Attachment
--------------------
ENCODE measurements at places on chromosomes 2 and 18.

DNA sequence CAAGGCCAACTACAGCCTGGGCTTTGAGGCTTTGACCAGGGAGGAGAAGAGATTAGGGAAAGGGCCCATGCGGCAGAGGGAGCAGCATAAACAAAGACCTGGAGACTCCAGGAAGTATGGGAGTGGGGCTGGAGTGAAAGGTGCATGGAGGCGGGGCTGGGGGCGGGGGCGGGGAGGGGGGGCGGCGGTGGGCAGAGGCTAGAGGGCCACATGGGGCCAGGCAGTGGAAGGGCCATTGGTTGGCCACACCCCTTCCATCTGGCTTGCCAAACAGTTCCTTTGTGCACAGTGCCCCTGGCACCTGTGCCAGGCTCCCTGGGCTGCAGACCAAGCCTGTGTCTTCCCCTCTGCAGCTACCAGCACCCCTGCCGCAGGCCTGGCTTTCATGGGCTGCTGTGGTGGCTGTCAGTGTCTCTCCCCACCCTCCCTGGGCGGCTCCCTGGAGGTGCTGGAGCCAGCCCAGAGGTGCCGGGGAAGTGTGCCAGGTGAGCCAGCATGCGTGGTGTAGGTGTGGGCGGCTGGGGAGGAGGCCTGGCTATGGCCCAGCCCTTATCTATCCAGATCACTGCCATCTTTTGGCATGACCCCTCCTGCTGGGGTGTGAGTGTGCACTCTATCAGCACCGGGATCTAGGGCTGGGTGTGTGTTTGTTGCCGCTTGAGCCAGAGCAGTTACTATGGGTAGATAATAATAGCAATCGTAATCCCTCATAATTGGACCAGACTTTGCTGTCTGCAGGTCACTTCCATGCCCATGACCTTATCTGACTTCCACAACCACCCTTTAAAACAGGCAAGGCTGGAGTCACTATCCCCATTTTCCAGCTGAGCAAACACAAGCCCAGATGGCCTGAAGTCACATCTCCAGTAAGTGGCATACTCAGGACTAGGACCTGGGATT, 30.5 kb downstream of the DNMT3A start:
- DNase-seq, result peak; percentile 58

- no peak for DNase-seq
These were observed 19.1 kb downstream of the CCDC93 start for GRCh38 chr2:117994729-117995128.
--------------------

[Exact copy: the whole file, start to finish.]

ENCODE measurements at places on chromosomes 2 and 18.

DNA sequence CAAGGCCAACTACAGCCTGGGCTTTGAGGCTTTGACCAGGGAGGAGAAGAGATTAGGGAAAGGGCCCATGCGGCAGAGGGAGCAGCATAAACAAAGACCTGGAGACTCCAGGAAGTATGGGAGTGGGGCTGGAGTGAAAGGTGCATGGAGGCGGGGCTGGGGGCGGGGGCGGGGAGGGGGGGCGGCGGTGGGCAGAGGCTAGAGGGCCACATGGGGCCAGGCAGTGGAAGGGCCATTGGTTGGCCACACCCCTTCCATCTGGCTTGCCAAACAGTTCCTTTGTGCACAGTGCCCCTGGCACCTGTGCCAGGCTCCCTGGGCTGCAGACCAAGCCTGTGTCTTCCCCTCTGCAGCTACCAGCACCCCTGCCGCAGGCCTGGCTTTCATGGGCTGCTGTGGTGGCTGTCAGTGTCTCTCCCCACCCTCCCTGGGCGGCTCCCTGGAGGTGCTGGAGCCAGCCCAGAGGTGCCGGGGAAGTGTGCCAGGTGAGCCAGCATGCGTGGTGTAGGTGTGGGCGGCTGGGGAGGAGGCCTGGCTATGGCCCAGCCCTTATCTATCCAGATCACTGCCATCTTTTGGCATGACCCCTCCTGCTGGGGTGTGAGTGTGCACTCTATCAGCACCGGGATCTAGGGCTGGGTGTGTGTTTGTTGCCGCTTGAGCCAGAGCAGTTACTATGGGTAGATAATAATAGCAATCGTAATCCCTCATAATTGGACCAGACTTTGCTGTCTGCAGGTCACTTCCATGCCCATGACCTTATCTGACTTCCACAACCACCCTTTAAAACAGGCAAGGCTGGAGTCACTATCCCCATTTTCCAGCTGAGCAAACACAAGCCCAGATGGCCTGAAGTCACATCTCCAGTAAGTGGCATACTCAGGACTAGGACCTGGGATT, 30.5 kb downstream of the DNMT3A start:
- DNase-seq, result peak; percentile 58

- no peak for DNase-seq
These were observed 19.1 kb downstream of the CCDC93 start for GRCh38 chr2:117994729-117995128.